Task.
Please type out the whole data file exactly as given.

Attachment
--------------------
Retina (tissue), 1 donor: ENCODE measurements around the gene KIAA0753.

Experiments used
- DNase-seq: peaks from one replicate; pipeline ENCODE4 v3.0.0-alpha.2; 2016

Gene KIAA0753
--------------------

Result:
Retina (tissue), 1 donor: ENCODE measurements around the gene KIAA0753.

Experiments used
- DNase-seq: peaks from one replicate; pipeline ENCODE4 v3.0.0-alpha.2; 2016

Gene KIAA0753